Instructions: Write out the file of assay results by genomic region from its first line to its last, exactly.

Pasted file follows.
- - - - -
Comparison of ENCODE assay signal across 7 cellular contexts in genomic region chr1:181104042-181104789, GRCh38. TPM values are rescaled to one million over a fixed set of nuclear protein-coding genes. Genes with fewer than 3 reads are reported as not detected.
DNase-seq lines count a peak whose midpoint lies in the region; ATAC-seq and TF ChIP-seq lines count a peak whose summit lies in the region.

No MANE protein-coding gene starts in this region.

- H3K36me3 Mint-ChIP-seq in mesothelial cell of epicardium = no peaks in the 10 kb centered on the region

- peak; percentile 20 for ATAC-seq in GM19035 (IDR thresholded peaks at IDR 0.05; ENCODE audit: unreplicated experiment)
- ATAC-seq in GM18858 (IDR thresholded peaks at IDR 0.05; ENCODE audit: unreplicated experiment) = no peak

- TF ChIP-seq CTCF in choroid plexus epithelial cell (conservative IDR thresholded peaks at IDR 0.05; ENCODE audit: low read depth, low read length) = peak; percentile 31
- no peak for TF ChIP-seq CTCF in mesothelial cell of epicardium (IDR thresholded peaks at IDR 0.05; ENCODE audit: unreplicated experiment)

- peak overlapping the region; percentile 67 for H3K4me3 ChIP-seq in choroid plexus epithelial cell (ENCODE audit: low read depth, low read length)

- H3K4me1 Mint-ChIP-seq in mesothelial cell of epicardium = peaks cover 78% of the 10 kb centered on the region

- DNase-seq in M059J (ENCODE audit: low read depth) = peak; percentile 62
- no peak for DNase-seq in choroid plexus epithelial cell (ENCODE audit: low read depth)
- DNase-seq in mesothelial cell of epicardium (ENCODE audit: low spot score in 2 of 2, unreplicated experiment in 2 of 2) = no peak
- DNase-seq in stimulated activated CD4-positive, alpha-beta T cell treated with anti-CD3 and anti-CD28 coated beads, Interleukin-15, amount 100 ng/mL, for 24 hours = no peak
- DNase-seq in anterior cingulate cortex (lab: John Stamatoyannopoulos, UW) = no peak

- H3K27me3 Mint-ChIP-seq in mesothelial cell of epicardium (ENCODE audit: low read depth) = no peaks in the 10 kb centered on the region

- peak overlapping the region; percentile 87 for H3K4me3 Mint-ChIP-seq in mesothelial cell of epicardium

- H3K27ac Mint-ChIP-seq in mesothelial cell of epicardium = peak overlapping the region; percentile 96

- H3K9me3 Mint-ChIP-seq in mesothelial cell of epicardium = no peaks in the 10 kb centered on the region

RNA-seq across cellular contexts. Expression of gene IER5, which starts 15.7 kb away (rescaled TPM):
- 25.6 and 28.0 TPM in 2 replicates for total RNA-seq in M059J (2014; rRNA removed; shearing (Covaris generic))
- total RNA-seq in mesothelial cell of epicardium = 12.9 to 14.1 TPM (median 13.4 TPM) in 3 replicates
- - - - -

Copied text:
Comparison of ENCODE assay signal across 7 cellular contexts in genomic region chr1:181104042-181104789, GRCh38. TPM values are rescaled to one million over a fixed set of nuclear protein-coding genes. Genes with fewer than 3 reads are reported as not detected.
DNase-seq lines count a peak whose midpoint lies in the region; ATAC-seq and TF ChIP-seq lines count a peak whose summit lies in the region.

No MANE protein-coding gene starts in this region.

- H3K36me3 Mint-ChIP-seq in mesothelial cell of epicardium = no peaks in the 10 kb centered on the region

- peak; percentile 20 for ATAC-seq in GM19035 (IDR thresholded peaks at IDR 0.05; ENCODE audit: unreplicated experiment)
- ATAC-seq in GM18858 (IDR thresholded peaks at IDR 0.05; ENCODE audit: unreplicated experiment) = no peak

- TF ChIP-seq CTCF in choroid plexus epithelial cell (conservative IDR thresholded peaks at IDR 0.05; ENCODE audit: low read depth, low read length) = peak; percentile 31
- no peak for TF ChIP-seq CTCF in mesothelial cell of epicardium (IDR thresholded peaks at IDR 0.05; ENCODE audit: unreplicated experiment)

- peak overlapping the region; percentile 67 for H3K4me3 ChIP-seq in choroid plexus epithelial cell (ENCODE audit: low read depth, low read length)

- H3K4me1 Mint-ChIP-seq in mesothelial cell of epicardium = peaks cover 78% of the 10 kb centered on the region

- DNase-seq in M059J (ENCODE audit: low read depth) = peak; percentile 62
- no peak for DNase-seq in choroid plexus epithelial cell (ENCODE audit: low read depth)
- DNase-seq in mesothelial cell of epicardium (ENCODE audit: low spot score in 2 of 2, unreplicated experiment in 2 of 2) = no peak
- DNase-seq in stimulated activated CD4-positive, alpha-beta T cell treated with anti-CD3 and anti-CD28 coated beads, Interleukin-15, amount 100 ng/mL, for 24 hours = no peak
- DNase-seq in anterior cingulate cortex (lab: John Stamatoyannopoulos, UW) = no peak

- H3K27me3 Mint-ChIP-seq in mesothelial cell of epicardium (ENCODE audit: low read depth) = no peaks in the 10 kb centered on the region

- peak overlapping the region; percentile 87 for H3K4me3 Mint-ChIP-seq in mesothelial cell of epicardium

- H3K27ac Mint-ChIP-seq in mesothelial cell of epicardium = peak overlapping the region; percentile 96

- H3K9me3 Mint-ChIP-seq in mesothelial cell of epicardium = no peaks in the 10 kb centered on the region

RNA-seq across cellular contexts. Expression of gene IER5, which starts 15.7 kb away (rescaled TPM):
- 25.6 and 28.0 TPM in 2 replicates for total RNA-seq in M059J (2014; rRNA removed; shearing (Covaris generic))
- total RNA-seq in mesothelial cell of epicardium = 12.9 to 14.1 TPM (median 13.4 TPM) in 3 replicates